Get PHP pages indexed in the Search engines
A simple method to convert files from Php to Html Extensions, on an Apache Server
Most will agree Php has become the common language for creating dynamic Websites. Although the language is simple and efficient, developers are finding trouble getting traffic to their Php site. It is believed by many educated Search Engine Optimization Specialists that spiders do not read beyond the, “.php,” on a URL. Therefore, dynamic pages that pass a variable will be overlooked. For example, on a PHP directory, variables may be passed to a file as, “index.php?category=x”. In this instance, the category specified as “x” will not be read or indexed by Search Engines. Spiders will open the parent page (index.php). This is supported by the belief that nothing is read beyond the “?”, thus making all category links, “index.php”.
While many dynamic Websites still receive modest traffic, it may be in a developers’ best interest to allow some, or all, dynamic pages to be seen as well. Having two pages indexed may not double a sites’ traffic, but it will ensure a noticeable increase. Developers’ can easily overcome this problem, if their Site resides on an Apache Server.
This simple fix will satisfy the problem for a simple script, as in the example above, where one or more Php files are passed variables to perform different functions. Bare in mind, if a Php file only performs one task, this is not required. Files that perform a task without the “?variable=x” being required will be indexed. Therefore, it would be useless to transform them to a Static URL (HTML File).
Identify the Php File Needing to be changed to an Html
First, identify the desired file, or files, that require the change, along with the variables that generate a common page. Generally, this may be, “index.php”. To help readers follow along, I am going to utilize the above Directory example. On our Directory program, we have a main page, “index.php,” which always displays links to Subdirectories. The subdirectories are opened by passing a variable to the index file. For example, a subcategory called, “Arts and Crafts,” is displayed with, “index.php?category=1”. Additional subcategories are displayed with an identical syntax, but the end variable changes. Because of this, we need to modify the way our server opens the index.php file, when a variable is attached.
Next, we need to place a simple .htaccess file in the directory where, “index.php,” is located on the server. The .htaccess file is a simple text file that we name .htaccess. Vdeck users may need to create a file named something.txt, and then rename the file to .htaccess, from the admin panel. Now we need to specify some variables to the server. For this example, I am going to change the, “?category=x,” variable to, “directory-x.html”. This step will eliminate our problem of having the subcategories noticed by Search Engine Spiders.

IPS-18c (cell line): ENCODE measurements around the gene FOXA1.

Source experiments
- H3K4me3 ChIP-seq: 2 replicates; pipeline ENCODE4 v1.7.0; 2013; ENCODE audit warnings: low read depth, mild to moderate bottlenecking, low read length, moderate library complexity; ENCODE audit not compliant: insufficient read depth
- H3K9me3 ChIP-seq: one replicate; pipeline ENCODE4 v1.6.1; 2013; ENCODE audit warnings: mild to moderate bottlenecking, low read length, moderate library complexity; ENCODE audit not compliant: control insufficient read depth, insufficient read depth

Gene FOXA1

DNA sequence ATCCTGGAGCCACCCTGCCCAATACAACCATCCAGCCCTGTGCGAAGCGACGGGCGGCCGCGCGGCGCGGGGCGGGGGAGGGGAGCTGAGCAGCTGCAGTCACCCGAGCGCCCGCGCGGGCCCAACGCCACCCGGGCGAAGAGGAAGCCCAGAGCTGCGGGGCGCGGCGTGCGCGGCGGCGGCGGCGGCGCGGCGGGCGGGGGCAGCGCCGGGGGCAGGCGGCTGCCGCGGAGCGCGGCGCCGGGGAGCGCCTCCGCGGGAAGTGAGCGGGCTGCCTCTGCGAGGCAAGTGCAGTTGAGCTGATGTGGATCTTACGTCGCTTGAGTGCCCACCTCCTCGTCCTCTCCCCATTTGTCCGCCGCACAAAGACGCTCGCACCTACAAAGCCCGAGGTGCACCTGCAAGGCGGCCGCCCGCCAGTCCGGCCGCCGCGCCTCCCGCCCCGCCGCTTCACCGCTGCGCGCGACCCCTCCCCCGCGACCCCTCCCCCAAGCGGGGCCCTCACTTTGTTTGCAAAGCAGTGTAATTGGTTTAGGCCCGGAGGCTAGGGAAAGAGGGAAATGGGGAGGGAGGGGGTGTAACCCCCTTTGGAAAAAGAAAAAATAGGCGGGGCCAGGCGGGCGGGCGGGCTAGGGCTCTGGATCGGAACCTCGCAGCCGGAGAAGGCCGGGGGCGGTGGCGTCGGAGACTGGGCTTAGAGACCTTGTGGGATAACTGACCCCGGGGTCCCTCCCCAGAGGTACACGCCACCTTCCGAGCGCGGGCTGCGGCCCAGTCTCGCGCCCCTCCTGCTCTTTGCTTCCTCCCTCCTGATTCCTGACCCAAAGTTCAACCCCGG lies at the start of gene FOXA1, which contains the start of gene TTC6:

To start our server variables, we need to create a rewrite engine in the .htaccess file. Simply put our first line will read, “RewriteEngine On”. This tells the server we are changing the way certain files are to be handled. No we need to specify our Rewrite rule. On the next line, “RewriteRule ^directory-([0-9]*).* index.php?category=$1 [L,NC],”. This is delegating, “requests to this directory, where the file is named, “directory-,” followed by a range of 0 to 9, followed by anything (* = Wildcard) and, “dot,” anything (* = Wildcard), we are going to display, “index.php,” file with the variable attached. We can create another rewrite rule on another line of our .htaccess file. However, a meticulous developer likes to test things out before making changes to the actual Php file, or progressing ahead of oneself. We can test our, “RewriteRule,” by opening another browser window and entering, “directory-1.htm or directory-1.html,” into the address bar. We should see the same page displayed as, “index.php?category=1,” is called.
Finally, we want the Search Engine spiders to be able to see our shinning new readable URL that can be indexed. Rather than scurrying around to every search engine and submitting the URL, we are going to open up our Php file for editing. Before this is done, make a copy of each script that is going to be modified. Save the copy to the hard drive in a memorable location. Then identify the different areas of the program that create the links being changed. We don’t want to change things on the back-end, just the front-end. The Php file will still be getting the information as, “index.php?category=x,” from the .htaccess file. We want to change the display part that users to the site see. This is where links are dynamically created on the Php Script. We need to replace, “index.php?category=,” to read, “directory-,” where, “index.php?category=X,” is found and follow behind the variable (x) with, “.html”.
Once the area to be modified is found, check the modification following your changes. If you make a mistake on a script and get ahead of yourself, it may be difficult to fix the problem.